Good News From Gaza

In case you were beginning to despair and think all the news out of Gaza is bad, here are some items to lift your spirits.

Bulgarian security officials gave the boot last week to three Hamas officials.  They had claimed parliamentary immunity as members of the Palestinian legislature on official business, but the Palestinian Authority’s foreign ministry called its Bulgarian counterpart to say the three did not represent the PA and were not on any official mission.

Hamas blamed Israel for pressuring the Sofia government and accused the PA of being a Zionist lackey. The terror group offered no evidence to back up its charges, but that’s nothing new.  It would probably blame Israel for the meteorite that exploded over Russia the other day as well as the heartbreak of psoriasis.

It is a longstanding Hamas tactic to try to discredit its Fatah rivals who run the PA of being in Israel’s pocket and failing to join their struggle to eradicate the Jewish state.

Now they’re saying the same thing about the Islamist government of Egypt under President Mohamed Morsi, a longtime Muslim Brotherhood leader and Hamas supporter.

That’s because Egypt last week flooded some — it’s not clear how many — tunnels under its border with Gaza in a campaign to shut down the smuggling operation. 

About 30 percent of all the goods that enter Gaza to avoid the Israeli blockade go through the tunnels, everything from cigarettes, medicine, clothing and cement to missiles, rockets and terrorists from Iran and elsewhere.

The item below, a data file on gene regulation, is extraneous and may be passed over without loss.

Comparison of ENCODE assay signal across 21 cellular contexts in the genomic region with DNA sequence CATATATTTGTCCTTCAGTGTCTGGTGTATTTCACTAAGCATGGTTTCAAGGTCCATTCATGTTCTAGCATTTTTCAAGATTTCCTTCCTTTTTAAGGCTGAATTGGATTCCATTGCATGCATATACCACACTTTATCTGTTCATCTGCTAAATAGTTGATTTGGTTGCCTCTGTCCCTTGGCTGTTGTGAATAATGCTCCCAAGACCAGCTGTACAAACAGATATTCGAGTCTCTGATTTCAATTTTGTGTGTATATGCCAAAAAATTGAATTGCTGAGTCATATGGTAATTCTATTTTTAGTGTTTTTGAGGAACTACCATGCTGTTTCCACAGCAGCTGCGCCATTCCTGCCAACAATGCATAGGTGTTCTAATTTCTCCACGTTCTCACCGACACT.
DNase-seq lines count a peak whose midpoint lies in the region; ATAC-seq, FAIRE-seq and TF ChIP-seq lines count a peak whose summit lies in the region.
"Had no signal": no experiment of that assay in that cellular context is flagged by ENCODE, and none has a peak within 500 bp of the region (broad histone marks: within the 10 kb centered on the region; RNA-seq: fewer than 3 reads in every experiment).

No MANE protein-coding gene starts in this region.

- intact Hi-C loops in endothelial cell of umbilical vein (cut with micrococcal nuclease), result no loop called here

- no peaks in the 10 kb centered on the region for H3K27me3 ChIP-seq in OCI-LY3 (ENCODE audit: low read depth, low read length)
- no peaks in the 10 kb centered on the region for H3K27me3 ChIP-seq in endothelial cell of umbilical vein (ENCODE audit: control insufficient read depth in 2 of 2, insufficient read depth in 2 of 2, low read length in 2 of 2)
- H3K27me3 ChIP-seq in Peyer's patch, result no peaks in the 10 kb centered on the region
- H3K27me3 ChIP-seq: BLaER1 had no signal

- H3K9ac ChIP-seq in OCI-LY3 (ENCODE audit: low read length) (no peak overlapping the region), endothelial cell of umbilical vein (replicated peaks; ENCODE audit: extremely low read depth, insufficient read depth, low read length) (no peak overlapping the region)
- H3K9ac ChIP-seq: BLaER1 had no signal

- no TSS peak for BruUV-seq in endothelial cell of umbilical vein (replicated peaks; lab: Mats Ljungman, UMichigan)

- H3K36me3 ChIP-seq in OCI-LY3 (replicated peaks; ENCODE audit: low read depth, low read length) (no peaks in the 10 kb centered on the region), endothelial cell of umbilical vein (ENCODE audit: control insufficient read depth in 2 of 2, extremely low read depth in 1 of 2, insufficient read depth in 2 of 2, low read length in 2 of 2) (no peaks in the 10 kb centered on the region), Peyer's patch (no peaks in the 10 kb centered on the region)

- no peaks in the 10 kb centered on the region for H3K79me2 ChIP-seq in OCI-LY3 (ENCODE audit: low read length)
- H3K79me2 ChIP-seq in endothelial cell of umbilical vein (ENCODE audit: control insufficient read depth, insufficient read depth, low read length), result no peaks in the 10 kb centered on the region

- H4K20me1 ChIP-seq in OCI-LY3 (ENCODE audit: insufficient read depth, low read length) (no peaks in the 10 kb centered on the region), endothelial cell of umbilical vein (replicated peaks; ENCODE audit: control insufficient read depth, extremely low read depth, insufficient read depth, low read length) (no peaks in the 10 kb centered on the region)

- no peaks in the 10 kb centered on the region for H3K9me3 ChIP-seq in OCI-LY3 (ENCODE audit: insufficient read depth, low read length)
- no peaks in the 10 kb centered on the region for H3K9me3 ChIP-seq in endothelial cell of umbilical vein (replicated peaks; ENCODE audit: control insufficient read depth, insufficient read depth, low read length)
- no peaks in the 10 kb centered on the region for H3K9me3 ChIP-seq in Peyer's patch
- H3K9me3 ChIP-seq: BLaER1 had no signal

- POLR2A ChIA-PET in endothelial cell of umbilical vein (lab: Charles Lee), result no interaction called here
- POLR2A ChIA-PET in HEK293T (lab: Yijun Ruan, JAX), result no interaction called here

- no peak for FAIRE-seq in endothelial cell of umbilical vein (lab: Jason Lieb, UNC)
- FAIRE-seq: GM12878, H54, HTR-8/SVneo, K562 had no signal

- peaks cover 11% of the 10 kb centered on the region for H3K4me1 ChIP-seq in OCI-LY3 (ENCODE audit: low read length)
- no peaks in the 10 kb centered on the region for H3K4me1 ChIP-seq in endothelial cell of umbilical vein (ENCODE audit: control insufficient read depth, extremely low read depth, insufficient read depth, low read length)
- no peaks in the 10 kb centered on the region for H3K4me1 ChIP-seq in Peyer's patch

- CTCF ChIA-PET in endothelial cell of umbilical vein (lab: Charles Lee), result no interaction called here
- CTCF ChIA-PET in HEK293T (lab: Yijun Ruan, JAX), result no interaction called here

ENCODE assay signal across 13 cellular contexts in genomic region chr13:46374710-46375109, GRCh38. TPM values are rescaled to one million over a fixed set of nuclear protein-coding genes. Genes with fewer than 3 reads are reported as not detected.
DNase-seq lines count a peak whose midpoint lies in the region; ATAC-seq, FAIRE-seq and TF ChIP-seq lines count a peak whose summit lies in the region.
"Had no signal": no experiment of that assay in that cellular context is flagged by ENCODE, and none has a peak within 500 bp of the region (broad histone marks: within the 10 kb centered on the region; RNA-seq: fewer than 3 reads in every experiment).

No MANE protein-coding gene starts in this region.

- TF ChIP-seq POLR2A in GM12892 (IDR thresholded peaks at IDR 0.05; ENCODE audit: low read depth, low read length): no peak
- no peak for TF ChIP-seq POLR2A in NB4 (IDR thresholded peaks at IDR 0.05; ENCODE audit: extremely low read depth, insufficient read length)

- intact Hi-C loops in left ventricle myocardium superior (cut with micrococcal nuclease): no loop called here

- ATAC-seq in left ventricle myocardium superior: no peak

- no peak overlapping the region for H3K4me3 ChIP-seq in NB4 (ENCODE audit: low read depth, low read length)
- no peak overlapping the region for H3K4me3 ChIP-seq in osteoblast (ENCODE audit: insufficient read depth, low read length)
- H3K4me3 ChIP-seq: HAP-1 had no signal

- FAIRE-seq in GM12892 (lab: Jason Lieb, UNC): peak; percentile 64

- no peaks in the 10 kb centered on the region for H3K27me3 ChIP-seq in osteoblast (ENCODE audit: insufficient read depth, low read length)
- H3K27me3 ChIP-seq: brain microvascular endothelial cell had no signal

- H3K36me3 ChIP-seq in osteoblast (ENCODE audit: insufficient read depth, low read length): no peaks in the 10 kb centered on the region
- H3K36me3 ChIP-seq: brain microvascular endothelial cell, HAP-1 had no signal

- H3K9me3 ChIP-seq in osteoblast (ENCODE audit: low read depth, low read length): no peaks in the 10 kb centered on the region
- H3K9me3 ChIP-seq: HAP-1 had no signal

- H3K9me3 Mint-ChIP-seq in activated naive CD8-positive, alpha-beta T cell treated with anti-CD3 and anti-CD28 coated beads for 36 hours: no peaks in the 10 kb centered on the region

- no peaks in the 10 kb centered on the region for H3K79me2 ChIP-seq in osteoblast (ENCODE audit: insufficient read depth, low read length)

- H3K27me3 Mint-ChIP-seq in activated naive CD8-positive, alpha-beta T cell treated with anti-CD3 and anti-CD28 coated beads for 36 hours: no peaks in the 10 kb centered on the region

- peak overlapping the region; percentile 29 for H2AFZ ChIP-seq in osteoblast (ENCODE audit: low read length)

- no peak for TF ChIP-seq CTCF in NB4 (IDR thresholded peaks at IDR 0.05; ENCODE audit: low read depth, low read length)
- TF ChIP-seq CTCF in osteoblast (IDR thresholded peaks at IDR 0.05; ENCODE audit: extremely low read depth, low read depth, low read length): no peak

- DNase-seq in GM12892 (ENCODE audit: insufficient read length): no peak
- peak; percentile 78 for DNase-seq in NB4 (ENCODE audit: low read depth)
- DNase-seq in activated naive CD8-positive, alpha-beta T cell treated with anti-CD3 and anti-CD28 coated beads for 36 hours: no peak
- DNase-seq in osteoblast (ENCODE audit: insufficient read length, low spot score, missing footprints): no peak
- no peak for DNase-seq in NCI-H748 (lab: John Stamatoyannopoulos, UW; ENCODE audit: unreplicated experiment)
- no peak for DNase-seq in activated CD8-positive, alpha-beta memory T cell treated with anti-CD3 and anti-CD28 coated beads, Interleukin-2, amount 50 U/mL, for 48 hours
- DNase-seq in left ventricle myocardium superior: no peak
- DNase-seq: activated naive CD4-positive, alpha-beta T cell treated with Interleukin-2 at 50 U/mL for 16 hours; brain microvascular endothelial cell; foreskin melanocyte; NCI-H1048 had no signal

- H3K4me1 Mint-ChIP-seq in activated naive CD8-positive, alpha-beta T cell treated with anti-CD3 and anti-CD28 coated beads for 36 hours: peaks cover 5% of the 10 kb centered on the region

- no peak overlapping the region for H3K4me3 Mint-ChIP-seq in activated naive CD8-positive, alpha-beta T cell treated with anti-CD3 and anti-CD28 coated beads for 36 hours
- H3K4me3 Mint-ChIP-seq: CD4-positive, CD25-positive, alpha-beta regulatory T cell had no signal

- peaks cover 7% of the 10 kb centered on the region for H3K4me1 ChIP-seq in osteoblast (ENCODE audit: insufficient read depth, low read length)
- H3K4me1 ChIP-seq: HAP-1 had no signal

Reuters reporters saw one tunnel being used to bring in cement and gravel suddenly fill with water on Sunday, sending workers rushing for safety. Locals said two other tunnels were likewise flooded, with Egyptians deliberately pumping in water.”

Under former President Hosni Mubarak, Egypt helped enforce the Israeli blockade; the Morsi government has talked about lifting the blockade but, as this incident shows, in at least one respect  it is doing more to help Israel than Hamas.

“Dozens of tunnels had been destroyed since last August following the killing of 16 Egyptian soldiers in a militant attack near the Gaza fence,” Reuters reported.

Ma’an, the Palestinian agency, reported this weekend that Egyptian forces have discovered more than 225 smuggling tunnels under the Gaza-Sinai border, and thinks there may be double that number.

This kind of good news doesn’t come along very often, so enjoy it while you can; there’s no telling when more might come along.

About the Author
Douglas M. Bloomfield is a syndicated columnist, Washington lobbyist and consultant. He spent nine years as the legislative director and chief lobbyist for AIPAC.